One would think a coordinator who crafted a defense that had just allowed 69 total yards would have been in pretty high spirits, but that was not the case after the Buckeyes' 20-2 defeat of Akron Saturday at Ohio Stadium.
"We're probably not as good as we looked," OSU defensive coordinator Jim Heacock said after the Zips' offense gained three first downs, advanced on its own into Ohio State territory once in the game's first five minutes and never again thereafter.
Akron traveled 34 yards on its opening drive, picking up a pair of first downs before being forced to punt from the Ohio State 42-yard line.
None of the Zips' subsequent drives gained more than nine yards, they suffered through 13 three-and-outs in a row and at one time failed to convert 14 consecutive third down opportunities. But even preventing the opposition from gaining more than 1.4 yards per play was not enough to bring a smile to the face of Heacock.
"I think it's a little step. I don't view it as a big step," he said. "I think we made progress. I think we improved in a lot of different areas. I think as we watch the film we'll see we need to continue (to improve) in a lot of different areas. We're going to play some great offenses and that's a nice win and some improvement but we've got a long way to go before we're where we need to be."
The coach's trepidation stemmed partly from the fact Akron played two sophomore quarterbacks with no appreciable game experience and a line that included a sophomore, two redshirt freshmen, a junior and one senior.
While he liked the increased pressure on the quarterback – including three sacks – and thought the team played with more intensity than a week earlier against Youngstown State, Heacock said the level of competition will only be increasing in future weeks.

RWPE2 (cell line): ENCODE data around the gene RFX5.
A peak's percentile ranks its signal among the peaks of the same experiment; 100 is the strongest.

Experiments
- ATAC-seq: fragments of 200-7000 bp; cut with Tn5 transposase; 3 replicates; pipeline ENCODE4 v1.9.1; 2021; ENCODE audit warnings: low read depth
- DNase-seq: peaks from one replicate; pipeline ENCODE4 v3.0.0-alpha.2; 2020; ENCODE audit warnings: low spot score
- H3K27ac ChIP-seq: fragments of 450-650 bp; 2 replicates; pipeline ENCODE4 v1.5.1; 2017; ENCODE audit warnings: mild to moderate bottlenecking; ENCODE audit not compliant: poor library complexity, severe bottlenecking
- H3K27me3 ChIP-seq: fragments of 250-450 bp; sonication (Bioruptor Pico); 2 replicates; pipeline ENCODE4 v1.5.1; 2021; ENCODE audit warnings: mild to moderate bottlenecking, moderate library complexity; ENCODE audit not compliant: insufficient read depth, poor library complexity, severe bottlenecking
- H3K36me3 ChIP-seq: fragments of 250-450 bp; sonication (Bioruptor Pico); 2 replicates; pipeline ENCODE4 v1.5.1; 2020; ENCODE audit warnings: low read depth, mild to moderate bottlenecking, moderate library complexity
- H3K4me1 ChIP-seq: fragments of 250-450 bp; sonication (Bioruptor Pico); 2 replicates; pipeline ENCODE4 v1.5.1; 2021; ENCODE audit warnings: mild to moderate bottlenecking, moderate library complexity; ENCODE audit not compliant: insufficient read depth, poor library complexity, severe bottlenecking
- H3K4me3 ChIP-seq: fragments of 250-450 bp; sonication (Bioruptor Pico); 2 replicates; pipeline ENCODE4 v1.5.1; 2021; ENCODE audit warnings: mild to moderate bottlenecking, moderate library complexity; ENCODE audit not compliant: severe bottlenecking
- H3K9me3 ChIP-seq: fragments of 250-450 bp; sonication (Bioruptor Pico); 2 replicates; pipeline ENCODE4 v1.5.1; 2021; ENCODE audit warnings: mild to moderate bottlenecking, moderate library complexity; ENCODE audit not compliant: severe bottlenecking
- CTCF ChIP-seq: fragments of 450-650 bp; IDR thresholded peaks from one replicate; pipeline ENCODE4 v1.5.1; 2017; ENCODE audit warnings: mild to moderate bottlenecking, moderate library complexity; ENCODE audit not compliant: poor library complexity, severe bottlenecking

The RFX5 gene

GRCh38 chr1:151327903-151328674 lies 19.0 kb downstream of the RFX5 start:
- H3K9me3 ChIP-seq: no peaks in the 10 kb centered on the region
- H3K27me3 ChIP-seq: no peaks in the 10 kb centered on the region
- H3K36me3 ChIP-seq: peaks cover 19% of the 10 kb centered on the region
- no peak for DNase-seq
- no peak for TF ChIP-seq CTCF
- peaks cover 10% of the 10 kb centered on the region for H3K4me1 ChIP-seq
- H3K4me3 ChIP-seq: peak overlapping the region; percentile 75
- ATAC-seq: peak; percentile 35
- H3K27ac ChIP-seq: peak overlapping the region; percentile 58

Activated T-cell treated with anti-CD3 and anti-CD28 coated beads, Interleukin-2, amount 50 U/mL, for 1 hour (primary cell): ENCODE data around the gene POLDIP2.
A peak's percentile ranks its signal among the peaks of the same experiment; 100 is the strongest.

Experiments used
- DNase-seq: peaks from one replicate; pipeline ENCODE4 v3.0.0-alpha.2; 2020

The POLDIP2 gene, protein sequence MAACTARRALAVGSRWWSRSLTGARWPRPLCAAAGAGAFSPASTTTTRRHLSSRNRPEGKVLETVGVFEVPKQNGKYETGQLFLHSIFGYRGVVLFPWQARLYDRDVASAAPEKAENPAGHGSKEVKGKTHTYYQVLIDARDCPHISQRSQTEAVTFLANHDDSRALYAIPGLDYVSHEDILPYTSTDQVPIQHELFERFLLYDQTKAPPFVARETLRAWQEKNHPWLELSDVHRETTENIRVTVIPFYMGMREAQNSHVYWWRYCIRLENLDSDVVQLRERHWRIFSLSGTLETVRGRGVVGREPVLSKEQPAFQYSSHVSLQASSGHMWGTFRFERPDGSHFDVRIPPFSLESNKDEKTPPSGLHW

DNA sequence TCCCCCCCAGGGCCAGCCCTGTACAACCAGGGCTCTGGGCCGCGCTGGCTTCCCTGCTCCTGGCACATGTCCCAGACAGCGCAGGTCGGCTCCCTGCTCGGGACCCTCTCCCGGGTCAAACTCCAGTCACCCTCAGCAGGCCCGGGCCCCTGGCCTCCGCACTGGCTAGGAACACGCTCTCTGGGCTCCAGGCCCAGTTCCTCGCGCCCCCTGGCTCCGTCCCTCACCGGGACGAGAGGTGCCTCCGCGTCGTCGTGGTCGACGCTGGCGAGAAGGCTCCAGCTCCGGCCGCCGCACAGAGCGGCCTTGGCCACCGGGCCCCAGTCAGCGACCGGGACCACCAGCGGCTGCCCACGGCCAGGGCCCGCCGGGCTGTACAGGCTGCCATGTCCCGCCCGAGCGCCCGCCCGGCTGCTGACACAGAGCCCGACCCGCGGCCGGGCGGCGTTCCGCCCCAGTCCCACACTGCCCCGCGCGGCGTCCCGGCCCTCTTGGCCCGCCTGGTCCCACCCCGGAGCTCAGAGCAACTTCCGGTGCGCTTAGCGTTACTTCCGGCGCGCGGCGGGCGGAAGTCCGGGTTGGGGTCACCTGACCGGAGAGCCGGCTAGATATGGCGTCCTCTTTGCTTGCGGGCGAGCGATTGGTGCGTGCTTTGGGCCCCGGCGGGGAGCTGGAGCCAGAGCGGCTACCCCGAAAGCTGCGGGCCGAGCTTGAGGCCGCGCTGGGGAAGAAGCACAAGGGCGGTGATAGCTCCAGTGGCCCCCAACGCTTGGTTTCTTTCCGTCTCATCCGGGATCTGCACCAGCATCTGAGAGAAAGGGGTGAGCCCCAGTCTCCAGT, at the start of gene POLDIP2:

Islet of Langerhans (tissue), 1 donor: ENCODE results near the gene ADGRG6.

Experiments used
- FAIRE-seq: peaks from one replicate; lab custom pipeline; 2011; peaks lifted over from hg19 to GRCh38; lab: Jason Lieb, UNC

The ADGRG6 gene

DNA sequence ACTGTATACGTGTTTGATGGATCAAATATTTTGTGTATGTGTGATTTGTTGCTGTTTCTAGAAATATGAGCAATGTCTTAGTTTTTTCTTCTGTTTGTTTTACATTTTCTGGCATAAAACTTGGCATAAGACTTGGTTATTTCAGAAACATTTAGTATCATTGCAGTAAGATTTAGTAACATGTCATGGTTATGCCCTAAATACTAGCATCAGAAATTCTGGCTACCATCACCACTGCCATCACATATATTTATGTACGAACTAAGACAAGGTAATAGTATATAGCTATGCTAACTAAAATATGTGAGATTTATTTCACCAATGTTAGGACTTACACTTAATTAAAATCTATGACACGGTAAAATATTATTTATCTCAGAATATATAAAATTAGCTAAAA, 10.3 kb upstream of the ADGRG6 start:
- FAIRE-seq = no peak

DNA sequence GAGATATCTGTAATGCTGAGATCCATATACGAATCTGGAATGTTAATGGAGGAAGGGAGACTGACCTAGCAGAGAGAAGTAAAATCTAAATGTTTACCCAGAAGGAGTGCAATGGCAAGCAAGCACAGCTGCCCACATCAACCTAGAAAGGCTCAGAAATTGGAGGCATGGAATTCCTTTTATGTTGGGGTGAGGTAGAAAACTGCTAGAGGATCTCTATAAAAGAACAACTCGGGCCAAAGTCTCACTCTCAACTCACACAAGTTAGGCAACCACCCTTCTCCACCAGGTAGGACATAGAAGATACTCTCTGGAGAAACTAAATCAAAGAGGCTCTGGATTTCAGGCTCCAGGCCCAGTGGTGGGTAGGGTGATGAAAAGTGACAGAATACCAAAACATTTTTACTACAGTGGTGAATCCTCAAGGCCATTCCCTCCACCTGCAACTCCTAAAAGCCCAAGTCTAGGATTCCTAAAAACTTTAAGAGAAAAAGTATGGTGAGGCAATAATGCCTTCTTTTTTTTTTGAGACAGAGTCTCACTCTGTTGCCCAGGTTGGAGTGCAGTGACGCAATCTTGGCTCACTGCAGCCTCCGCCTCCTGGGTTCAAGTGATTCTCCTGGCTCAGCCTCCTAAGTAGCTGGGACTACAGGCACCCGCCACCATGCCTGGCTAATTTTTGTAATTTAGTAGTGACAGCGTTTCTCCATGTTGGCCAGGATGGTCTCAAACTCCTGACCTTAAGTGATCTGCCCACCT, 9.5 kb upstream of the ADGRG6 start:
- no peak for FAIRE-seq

But lest anyone think the coach was just being overly hard on his pupils, consider many of them were on message as well.
Linebacker Ross Homan shrugged off the baker's dozen of three-and-outs, saying that is merely the result they always strive to achieve.
"We wanted to go out every time with tenacity and knowing that we'd be out in three plays," he said.
End Vernon Gholston had a similar take.
"I really didn't pay attention to it when I was out there," he said. "Our job was to pay attention to it whether we got a turnover or just doing what we do best: flying around and making plays. For the most part, I just attribute a lot of it to having confidence to go out there and do our jobs. I'm pretty sure we didn't have too many mental mistakes this week."
The obvious department in which the Buckeyes can improve is forcing turnovers. Though a streak of 16 consecutive quarters without a takeaway came to an end when Jamario O'Neal forced and recovered a fumble with less than five minutes to go in the fourth quarter, Ohio State still had just one takeaway in four games dating back to the start of the Michigan contest in 2006.
"When it comes down to it, whatever our game plan is, it's perfecting whatever it is we choose to do, and forcing turnovers," cornerback Malcolm Jenkins said.
"If we play with the emotion we played with today and start forcing turnovers, the sky is the limit for us."
Heacock reiterated the importance of taking the ball away, something his defense did well last season but not in 2005.
"We had one today and we had a chance for two more at least," he said. "We've got to get turnovers. You're not going to win in this league and you're not going to win nationally if you don't get turnovers.
"I think the potential is really good," he said of his defense. "I really think the potential's there. I hope this group can handle some success because we all know you have to handle failure and you have to handle success. I hope this group realizes that was a young quarterback and a young offensive line that we faced. Very well coached, but they were young. I don't want to get too carried away with the victory. It was a nice victory and I think we got a little bit better today. That's about as far as I'd take it."